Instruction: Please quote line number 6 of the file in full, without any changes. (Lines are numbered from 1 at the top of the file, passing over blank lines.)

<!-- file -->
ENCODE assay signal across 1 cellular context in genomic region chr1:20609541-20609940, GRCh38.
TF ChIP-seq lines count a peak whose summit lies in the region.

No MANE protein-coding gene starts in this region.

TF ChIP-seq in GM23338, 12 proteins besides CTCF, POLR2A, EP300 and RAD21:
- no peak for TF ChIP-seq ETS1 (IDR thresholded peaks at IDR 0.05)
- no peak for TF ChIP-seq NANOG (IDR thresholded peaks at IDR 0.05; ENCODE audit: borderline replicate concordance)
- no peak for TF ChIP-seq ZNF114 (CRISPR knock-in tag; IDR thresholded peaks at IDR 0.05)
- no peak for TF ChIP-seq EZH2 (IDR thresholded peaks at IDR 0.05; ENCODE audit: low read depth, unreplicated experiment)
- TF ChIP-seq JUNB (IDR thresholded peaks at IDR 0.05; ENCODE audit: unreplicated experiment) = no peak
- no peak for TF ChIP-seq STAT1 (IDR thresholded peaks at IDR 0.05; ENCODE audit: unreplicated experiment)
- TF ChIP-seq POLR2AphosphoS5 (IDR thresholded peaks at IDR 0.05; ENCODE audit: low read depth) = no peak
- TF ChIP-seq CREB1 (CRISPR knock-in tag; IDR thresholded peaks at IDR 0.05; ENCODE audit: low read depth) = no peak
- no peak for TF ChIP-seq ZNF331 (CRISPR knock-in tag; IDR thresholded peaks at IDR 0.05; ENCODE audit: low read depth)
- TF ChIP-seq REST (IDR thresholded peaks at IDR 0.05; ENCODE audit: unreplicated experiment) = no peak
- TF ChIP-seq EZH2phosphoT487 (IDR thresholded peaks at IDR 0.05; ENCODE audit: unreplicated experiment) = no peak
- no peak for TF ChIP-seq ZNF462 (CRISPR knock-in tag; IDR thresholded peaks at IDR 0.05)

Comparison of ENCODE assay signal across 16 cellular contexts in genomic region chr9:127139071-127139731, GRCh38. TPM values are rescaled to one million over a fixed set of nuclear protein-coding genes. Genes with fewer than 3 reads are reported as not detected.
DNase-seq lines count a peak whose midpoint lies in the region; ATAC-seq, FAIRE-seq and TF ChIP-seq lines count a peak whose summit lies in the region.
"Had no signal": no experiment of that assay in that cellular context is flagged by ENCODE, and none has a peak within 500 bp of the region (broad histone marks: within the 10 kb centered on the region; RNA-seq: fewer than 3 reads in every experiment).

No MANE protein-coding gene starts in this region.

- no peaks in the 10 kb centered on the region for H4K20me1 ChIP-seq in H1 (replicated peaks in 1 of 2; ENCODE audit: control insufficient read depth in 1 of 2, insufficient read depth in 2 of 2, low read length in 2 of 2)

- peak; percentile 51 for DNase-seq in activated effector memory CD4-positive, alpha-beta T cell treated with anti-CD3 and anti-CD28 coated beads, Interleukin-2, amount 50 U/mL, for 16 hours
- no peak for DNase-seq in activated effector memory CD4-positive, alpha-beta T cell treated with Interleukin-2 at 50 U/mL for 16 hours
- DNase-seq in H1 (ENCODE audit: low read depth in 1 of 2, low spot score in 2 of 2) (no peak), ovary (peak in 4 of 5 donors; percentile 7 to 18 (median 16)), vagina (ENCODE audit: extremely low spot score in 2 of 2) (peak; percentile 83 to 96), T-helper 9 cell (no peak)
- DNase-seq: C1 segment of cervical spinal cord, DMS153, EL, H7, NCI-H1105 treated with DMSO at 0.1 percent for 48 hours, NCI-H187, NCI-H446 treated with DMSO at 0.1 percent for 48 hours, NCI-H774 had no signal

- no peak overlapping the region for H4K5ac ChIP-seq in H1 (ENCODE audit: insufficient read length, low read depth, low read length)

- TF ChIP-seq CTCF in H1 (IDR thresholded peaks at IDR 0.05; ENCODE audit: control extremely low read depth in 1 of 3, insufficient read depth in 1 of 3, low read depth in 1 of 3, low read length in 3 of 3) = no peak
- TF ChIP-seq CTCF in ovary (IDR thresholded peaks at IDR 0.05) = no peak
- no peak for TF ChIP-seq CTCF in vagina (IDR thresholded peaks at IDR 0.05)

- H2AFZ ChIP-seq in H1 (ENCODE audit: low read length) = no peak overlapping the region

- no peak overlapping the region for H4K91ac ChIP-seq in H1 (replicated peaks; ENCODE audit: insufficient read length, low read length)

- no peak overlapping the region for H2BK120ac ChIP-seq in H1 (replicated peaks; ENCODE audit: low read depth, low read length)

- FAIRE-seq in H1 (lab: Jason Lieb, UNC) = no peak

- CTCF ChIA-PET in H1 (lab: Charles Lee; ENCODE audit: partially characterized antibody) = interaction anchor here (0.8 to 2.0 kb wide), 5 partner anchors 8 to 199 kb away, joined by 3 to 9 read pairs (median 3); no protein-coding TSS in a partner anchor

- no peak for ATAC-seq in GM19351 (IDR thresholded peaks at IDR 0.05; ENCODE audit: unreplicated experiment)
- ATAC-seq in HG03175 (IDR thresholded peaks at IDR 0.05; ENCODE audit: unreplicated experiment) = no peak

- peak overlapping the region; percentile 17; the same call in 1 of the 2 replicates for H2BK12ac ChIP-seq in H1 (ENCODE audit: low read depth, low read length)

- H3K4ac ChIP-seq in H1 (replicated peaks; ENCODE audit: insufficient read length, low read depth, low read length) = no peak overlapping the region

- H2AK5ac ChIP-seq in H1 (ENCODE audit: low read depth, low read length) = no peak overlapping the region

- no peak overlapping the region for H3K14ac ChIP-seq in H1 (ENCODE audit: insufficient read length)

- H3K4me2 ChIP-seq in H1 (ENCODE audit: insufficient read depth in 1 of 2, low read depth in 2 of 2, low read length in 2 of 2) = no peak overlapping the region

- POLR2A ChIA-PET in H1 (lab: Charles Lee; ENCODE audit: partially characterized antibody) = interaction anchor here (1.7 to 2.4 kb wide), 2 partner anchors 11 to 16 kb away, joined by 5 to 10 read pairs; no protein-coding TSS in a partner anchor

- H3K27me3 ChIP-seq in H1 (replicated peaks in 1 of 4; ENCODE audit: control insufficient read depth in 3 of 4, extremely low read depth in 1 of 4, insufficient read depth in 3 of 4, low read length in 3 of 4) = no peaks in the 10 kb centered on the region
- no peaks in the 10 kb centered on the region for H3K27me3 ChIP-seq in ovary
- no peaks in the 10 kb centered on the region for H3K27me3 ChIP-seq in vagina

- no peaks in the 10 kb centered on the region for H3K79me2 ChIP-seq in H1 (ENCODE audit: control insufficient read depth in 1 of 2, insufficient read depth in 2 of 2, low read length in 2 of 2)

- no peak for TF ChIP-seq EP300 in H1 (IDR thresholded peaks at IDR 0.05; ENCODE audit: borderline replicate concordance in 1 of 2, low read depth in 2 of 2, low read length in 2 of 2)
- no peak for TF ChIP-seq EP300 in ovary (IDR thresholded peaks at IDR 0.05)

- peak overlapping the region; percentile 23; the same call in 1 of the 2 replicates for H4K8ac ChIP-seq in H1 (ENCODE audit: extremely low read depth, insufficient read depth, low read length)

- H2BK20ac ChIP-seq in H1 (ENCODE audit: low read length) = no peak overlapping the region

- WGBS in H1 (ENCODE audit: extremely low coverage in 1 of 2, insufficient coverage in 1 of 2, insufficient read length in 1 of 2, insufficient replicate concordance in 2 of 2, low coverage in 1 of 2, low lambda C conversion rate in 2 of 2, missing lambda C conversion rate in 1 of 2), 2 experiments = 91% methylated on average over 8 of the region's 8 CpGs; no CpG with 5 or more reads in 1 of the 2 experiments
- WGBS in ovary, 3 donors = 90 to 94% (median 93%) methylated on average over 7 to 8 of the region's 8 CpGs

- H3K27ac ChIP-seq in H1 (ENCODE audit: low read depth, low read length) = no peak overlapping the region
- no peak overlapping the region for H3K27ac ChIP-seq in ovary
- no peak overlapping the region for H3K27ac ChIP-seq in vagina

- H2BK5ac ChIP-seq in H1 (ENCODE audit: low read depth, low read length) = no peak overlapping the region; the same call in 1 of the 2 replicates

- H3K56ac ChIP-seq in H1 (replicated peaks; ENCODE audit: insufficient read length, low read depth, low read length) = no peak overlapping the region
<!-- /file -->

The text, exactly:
- no peak for TF ChIP-seq NANOG (IDR thresholded peaks at IDR 0.05; ENCODE audit: borderline replicate concordance)